Last November, Israeli authorities arrested medical student and Women of the Wall (WOW) member Nofrat Frenkel for wearing a prayer shawl and holding a Torah at the Western Wall (Kotel), Judaism's most holy site. The first time a female worshiper has been arrested there, the event has prompted protests from many sides in an already tense debate in the Jewish community.

Founded in 1988, WOW believes devout Jewish women have the right to gather at the Kotel to pray, read the Torah, and wear religious clothing such as prayer shawls. Torah requires certain practices for men but does not prohibit women from those practices. Despite WOW's appeals to the Israeli government over the past two decades, its laws call for fining or jailing women who partake in these activities at the Kotel, which is segregated by sex.

WOW meets every month for Rosh Hodesh at the Kotel, as well as for other select holidays. Rosh Hodesh is a celebration of the new moon and is traditionally viewed as a women's holiday. At WOW's December meeting, leader Anat Hoffman said the women wore scarf-like prayer shawls under their coats rather than traditional prayer shawls so that the garments wouldn't upset other worshipers. The New York Times, meanwhile, reported that the women went wearing prayer shawls and carrying scrolls in protest of Frenkel's arrest, but that rain caused them to cover both items.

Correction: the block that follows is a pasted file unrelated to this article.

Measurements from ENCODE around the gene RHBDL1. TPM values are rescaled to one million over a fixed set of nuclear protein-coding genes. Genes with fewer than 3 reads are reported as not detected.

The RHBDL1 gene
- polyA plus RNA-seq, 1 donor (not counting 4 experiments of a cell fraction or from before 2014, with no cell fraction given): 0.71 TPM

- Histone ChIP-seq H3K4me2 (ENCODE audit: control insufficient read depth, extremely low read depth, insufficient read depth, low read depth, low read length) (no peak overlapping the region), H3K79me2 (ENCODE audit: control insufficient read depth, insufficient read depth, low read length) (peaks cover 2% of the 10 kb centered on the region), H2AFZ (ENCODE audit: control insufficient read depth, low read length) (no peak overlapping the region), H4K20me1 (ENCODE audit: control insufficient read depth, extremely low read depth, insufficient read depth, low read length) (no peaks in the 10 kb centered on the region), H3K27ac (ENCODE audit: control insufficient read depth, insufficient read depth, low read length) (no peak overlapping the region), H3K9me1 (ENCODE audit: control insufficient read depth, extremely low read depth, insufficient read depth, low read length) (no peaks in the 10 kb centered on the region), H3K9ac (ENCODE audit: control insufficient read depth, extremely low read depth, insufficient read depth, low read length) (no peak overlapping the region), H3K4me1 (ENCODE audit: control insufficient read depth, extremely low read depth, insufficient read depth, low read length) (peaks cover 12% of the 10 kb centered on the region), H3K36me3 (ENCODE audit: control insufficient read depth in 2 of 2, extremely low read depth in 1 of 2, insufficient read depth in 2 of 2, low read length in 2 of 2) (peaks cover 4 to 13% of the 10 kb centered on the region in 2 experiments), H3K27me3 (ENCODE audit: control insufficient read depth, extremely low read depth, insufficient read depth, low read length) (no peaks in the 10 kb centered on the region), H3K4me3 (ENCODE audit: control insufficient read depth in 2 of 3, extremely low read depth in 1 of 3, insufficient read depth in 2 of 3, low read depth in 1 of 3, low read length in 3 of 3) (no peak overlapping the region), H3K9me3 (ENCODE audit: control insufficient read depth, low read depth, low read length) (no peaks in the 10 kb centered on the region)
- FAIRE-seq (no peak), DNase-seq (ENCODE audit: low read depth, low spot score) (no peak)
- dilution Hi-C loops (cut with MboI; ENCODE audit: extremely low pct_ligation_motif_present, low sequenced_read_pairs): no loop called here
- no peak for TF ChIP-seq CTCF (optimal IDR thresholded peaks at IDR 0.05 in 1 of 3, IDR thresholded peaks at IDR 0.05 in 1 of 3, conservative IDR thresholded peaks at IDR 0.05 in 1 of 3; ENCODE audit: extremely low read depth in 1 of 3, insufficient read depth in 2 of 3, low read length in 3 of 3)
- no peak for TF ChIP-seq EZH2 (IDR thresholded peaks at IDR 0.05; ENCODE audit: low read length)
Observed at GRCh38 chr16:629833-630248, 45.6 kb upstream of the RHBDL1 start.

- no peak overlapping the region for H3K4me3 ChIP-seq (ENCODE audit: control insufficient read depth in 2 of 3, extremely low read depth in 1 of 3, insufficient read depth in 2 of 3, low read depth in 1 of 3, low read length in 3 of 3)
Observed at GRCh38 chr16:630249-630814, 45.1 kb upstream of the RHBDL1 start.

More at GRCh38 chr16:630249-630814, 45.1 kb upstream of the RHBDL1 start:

According to Ynet News and Forward, this Tuesday police interrogated Hoffman, who may face felony charges for "violating the rules of conduct."

WOW members have met strong opposition, particularly from Orthodox Jews, for their activities. Ultra-Orthodox Jews, also known as Haredi, which means "those who fear God," believe the women are trying to disrupt Jewish traditions ...

Subscriber access only You have reached the end of this Article Preview

To continue reading, subscribe now. Subscribers have full digital access.